Do all people with learning disabilities read at the one idea per sentence level, and need pictures to help understanding of words and single sentences? Or are some people more able, and some people less able?
Do people with acquired disabilities have the same needs and preferences as people with developmental learning disabilities, or people with fluctuating language needs?
Fundamental to the person centered approach is recognition that everyone is different. But as language and literacy needs occur on a continuum, how can we create a system that meets everyone’s needs?
Mass produced, generic, printed information can’t easily be personalised. Some people can’t, or don’t want to, use written information as a means to acquire information. Everyone, at times – whether we have a disability or not – benefits from personalised information, provided by one to one communication.
What written information does do is provide a resource for knowledge and personalised support.
Equal access to information
But here lies another ethical issue – by simplifying and reducing text, Easy Read writers have to make decisions about what to include, and what to omit. And by omitting information, we no longer have equal access to the same information.
(That’s actually two ethical issues, but I’ll concentrate on the second.)
Take a look at this extract from an Easy Read guide to making a complaint:
‘If you are unhappy you can speak to a member of staff or speak to PALS.’
Now here is an extract from an unadapted guide to making a complaint:
‘The best way to make a complaint is to talk to staff. If you do not feel comfortable you can speak to PALS.’
The unadapted guide explains why it is often a good idea to talk to staff first, what PALS stands for, what the purpose of PALs is, and what they can do specifically to help.
The Easy Read version does not explain what PALS stands for, gives no guidance on how to decide which option is the best for you, and the fact that PALS can help you make a complaint is inferred later in the page, rather than explained directly.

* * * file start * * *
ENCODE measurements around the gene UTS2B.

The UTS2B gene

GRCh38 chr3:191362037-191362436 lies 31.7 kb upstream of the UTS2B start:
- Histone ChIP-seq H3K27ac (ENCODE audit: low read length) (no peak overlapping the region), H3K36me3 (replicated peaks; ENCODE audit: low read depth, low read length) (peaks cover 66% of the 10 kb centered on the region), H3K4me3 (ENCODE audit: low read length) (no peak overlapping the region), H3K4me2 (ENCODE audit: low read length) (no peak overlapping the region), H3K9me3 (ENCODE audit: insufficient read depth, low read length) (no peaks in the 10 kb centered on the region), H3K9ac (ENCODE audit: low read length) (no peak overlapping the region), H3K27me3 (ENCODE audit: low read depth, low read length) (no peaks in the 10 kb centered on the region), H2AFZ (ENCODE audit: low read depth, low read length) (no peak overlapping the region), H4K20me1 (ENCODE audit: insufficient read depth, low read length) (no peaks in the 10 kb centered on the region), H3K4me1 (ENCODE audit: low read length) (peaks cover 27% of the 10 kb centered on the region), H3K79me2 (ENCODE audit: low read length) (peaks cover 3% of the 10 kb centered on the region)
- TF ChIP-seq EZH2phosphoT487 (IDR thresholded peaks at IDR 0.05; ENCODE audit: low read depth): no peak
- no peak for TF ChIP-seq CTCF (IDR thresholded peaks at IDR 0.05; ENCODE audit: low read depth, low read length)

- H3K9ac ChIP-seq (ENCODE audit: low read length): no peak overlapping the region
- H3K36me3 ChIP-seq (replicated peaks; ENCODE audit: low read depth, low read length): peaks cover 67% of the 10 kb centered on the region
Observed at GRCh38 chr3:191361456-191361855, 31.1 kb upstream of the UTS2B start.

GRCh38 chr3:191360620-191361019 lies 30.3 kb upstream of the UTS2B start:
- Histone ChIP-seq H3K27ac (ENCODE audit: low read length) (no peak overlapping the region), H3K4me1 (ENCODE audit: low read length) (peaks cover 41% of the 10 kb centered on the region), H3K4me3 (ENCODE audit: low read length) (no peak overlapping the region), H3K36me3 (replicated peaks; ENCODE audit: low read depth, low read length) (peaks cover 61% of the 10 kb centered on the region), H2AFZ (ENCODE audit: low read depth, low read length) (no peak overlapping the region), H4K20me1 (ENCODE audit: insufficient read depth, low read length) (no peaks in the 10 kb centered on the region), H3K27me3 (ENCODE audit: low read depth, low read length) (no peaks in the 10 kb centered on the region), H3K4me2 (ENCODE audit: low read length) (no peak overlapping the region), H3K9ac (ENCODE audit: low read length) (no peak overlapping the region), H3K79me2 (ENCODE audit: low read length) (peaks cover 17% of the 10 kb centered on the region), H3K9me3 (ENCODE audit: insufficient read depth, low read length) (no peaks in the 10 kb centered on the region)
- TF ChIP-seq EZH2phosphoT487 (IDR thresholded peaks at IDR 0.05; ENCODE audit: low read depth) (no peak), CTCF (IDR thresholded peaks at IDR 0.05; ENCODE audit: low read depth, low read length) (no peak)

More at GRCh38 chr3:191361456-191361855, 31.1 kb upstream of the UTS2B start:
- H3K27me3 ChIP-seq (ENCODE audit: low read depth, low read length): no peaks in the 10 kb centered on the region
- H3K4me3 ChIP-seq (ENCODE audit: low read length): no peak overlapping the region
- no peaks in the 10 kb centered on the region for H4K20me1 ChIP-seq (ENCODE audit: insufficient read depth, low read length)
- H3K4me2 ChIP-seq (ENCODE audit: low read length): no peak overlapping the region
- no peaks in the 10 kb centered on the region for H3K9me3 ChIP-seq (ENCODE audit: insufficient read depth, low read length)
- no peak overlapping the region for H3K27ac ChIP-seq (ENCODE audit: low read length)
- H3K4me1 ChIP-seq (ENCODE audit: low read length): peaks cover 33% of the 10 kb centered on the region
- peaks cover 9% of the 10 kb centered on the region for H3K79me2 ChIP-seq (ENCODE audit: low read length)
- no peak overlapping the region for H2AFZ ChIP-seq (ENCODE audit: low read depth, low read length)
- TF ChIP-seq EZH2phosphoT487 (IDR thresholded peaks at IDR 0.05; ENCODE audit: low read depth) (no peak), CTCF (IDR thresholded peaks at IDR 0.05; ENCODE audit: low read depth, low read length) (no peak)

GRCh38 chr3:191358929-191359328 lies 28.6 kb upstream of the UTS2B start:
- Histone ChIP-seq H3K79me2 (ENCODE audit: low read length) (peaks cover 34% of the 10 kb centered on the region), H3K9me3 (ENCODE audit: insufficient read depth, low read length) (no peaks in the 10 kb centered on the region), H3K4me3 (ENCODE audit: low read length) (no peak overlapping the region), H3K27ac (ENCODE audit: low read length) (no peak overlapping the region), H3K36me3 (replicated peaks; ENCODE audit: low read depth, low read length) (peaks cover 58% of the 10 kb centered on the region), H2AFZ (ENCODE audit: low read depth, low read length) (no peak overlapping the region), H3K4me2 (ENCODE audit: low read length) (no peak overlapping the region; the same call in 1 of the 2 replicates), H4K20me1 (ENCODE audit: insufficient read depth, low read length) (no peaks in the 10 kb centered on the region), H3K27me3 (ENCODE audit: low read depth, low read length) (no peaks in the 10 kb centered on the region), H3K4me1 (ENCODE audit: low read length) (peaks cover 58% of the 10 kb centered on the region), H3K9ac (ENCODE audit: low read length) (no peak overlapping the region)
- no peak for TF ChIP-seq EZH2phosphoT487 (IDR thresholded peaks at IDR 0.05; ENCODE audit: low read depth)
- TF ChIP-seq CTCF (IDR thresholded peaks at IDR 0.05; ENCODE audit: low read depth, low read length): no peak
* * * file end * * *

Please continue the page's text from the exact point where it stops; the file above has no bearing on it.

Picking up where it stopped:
In the example above, the Easy Read reader does not have access to the same information. If the written leaflet is the only source of information, the Easy Read reader is not equally empowered to make an informed choice about how to make a complaint.
Informed support for informed choice
But what if the Easy Read document is exactly the right level for the Easy Read reader, and the Easy Read reader couldn’t understand the unadapted document anyway? Is Easy Read the best solution for equal accessibility to information?
Written language is more complex than spoken language, and it is decontextualised and impersonal. For most people, the capacity to understand spoken language is greater than the capacity to understand written language.
That means everyone could understand more with personalised support.
But, if there is a family member, carer or support worker who is also relying on the Easy Read document as their source of knowledge, they do not have the additional information they need to support a more informed choice.
An Easy Read reader could legitimately ask:
“What’s the best way for me to make a complaint?”
“What is PALS?”
“Why contact them? What can they do for me?”
There are no answers in the Easy Read document. By omitting information, the Easy Read document creates a barrier to informed, personalised support.
Easy Read ethics
A dual system, of unadapted and adapted information, creates an accessibility gap, in which the ‘average ‘ reader falls.
We must recognise the importance of meeting the language and information needs of those in a supportive role, and ensure accessible information is available for everyone, across the adult literacy ‘normal distribution curve’.
Improvements can be made by ensuring adaptations are underpinned by robust research, and based on the language and knowledge needs of the intended audience
If you’d like to know more about meeting the accessibility gap, and evidence based language adaptations, please get in touch.